Healthcare Professional Check

This website is intended for diabetes healthcare professionals. Click one of the options below to access the content.

You are here

A Comparison of Pharmacokinetic and Pharmacodynamic Properties Between Faster-Acting Insulin Aspart and Insulin Aspart in Elderly Subjects Type 1 Diabetes Mellitus

Tim Heise, Ulrike Hövelmann, Eric Zijlstra, Kirstine Stender-Petersen, Jacob Bonde Jacobsen, Hanne Haahr

Editorial comment by Professor Thomas Pieber

Improved pharmacokinetic and pharmacodynamic profiles of a new ultra-fast insulin analogue in an elderly population.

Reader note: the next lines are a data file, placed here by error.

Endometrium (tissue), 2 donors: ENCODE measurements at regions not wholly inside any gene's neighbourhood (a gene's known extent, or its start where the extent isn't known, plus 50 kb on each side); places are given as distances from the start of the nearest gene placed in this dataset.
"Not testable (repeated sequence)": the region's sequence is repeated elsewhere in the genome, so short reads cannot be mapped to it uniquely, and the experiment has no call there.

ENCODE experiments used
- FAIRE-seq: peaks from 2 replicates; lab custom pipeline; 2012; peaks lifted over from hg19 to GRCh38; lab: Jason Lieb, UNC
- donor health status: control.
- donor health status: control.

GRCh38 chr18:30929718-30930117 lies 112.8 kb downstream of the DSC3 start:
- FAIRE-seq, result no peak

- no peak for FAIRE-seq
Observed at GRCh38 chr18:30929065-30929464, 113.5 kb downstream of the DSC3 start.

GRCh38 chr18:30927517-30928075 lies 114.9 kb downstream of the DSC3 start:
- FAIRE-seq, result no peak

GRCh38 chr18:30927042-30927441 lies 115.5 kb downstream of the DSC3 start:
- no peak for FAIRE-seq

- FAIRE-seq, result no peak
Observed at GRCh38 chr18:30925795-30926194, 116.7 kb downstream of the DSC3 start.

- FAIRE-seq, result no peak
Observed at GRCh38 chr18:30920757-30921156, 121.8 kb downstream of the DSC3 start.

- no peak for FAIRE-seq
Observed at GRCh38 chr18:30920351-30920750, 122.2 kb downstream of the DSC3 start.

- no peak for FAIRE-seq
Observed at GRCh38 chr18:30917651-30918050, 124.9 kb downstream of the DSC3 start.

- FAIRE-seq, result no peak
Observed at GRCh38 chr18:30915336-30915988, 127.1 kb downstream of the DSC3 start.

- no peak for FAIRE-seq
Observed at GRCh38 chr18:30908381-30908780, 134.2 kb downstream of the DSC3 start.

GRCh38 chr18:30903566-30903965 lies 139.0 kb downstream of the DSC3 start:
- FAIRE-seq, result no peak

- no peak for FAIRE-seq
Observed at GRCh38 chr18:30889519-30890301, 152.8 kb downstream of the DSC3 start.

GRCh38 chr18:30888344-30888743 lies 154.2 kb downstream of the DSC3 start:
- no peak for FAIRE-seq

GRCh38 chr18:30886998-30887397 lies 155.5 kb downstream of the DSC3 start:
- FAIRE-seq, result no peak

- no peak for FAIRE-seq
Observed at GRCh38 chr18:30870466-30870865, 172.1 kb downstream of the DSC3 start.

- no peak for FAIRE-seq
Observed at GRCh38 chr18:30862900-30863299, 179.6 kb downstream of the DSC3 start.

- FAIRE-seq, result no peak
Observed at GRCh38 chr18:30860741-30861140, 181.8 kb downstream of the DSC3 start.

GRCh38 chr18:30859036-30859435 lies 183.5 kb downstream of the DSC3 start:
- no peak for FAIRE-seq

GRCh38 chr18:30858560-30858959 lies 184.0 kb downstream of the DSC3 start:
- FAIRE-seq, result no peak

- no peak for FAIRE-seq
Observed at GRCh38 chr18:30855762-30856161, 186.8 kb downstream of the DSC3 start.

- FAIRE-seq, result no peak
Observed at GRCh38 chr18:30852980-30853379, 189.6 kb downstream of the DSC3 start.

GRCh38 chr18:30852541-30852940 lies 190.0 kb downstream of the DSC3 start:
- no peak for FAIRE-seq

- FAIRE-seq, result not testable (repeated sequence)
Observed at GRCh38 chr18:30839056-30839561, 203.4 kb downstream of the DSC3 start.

Management of diabetes mellitus in elderly subjects is complex, as this heterogeneous patient population includes individuals with diabetes who have additional chronic disorders, differing degrees of diabetes-related co-morbidities, cognitive impairment, and frailty. Treatment of elderly subjects with diabetes is further confounded by the limited clinical data currently available in this subject population regarding new insulin analogues. In this study, the pharmacokinetic and pharmacodynamic profiles of FIAsp, a new ultra-fast insulin analogue were investigated in elderly subjects. Faster insulin aspart is actually the molecule of insulin aspart prepared in a new formulation containing two well characterized excipients, niacinamide and L-arginine. The excipients, both approved by the FDA, result in a stable formulation and faster initial absorption after subcutaneous injection. In clinical trials in subjects with type 1 diabetes, FIAsp had a faster onset of appearance compared with insulin aspart (5 vs 11 min) and leads to a twofold higher insulin exposure in the first 30 minutes after single injection. In the current randomised, double-blind crossover trial 30 subjects with type 1 diabetes above 65 years have been compared against 37 younger type 1 diabetic subjects below 35 years of age. After injection of a single dose of either faster insulin aspart or insulin aspart (0.2 U/kg) pharmacokinetic and pharmacodynamic profile were assessed in a euglycaemic clamp. Onset of appearance was twice as fast, early insulin exposure, and early glucose lowering effects were greater for faster insulin aspart than for insulin aspart. The ultra-fast pharmacokinetic and pharmacodynamic properties of faster insulin aspart observed in younger adults are preserved in the elderly. These data suggest that faster aspart also has the potential to improve postprandial glucose control over current rapid-acting insulin analogues in elderly patients with diabetes.